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  • Sorry typo error I mean't NMC should look at the ward environment etc.

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  • How can people learn from their mistakes if they are scare of being open and honest for fear of referral to their regulator. So many registrants damaged by this process and for what? The possibility that they may cause harm or to just teach them a lesson? Neither benefits patient care and infant may harm it!!

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  • The NMC FtP screening process over 4 stages does not identify nor intend to identify malicious referrals. The GMC are running pilots in each of the UK’s four countries of safeguards to reduce the risk of their procedures being used to disadvantage whistleblowers, a concern raised by Sir Anthony Hooper QC who was commissioned by the GMC to undertake an independent review of how the GMC deals with whistle-blowing. The changes include new referral forms requiring any health organisation raising a concern about a doctor to disclose whether the doctor had previously raised concerns about patient safety. I wonder why the NMC are still avoiding such steps to emulate the good practices of the GMC which could potentially save millions of pounds if vexatious referrals were identified from the FtP screening outset.

    Another “Think Tank” called CIVITAS carried out a survey about vexatious referrals to the GMC in 2012-2013 and concluded an average of 2,000 referrals were actually vexatious.

    There seems to be no screening process to filter out vexatious referrals and motives for this; therefore deeming the nurse / midwife as being guilty from the outset OR No Case to Answer/ Not guilty many years later which by this time has caused a great deal of harm to the registrant. 

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  • Unfortunately the current system does not encourage openness and honesty. The process is about what you can prove and if you unable to prove you are deemed guilty. You can not remediate for something you have not done! Once you are restored to the register there are still a load of hurdles to jump over in order to make your PIN active again - making you feel once again like the NMC don't want you. You can't pay your fees for example whilst under investigation and then once restored your registration lapses meaning that you have to do a mini revalidation to get back on the register even though a panel or court have said that you can.I This is pretty hard when you have not been able to practice for x amount of months / years!!! if I could have afforded it I would not have bothered!! Very sad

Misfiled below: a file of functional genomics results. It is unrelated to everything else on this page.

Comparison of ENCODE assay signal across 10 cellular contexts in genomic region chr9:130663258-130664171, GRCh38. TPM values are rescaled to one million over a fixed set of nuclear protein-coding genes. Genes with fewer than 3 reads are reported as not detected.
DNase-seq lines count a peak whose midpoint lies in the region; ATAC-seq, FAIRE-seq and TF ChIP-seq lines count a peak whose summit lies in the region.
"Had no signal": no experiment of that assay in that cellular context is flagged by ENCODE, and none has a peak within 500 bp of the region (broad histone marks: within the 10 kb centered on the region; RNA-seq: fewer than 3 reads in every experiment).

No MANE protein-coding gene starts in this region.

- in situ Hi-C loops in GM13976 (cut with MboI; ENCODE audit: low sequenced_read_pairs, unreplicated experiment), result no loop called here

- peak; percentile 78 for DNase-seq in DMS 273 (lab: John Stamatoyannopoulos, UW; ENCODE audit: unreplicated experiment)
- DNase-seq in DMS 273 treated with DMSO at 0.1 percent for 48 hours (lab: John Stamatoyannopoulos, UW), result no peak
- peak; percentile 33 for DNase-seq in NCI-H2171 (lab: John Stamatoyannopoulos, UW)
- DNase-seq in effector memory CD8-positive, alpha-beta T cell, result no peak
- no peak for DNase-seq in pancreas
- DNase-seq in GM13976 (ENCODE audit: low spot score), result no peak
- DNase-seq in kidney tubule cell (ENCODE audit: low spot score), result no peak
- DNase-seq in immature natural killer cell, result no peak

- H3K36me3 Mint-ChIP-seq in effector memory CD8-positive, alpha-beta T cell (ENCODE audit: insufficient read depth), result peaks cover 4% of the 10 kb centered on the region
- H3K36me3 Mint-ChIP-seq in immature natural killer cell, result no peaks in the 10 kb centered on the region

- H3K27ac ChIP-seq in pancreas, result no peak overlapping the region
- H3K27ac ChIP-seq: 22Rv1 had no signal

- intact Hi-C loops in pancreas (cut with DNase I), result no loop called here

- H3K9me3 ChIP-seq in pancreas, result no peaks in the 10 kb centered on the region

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  • This is the most humiliating experience I’ve ever had to endure. It’s the shame that hurts the most, even though most of the allegations are completely unfounded. And because it drags on for so long you start to doubt yourself, which leads to a whole multitude of psychological problems. The paranoia is horrific, and the flashbacks still affect my work-life to this day, even though I’m not working as a nurse. This process has turned me into a person I don’t like...thanks a bunch NMC.

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  • I felt like I was treated like I had commited a criminal offence rather than a isolated judgement error in an otherwise unblemished career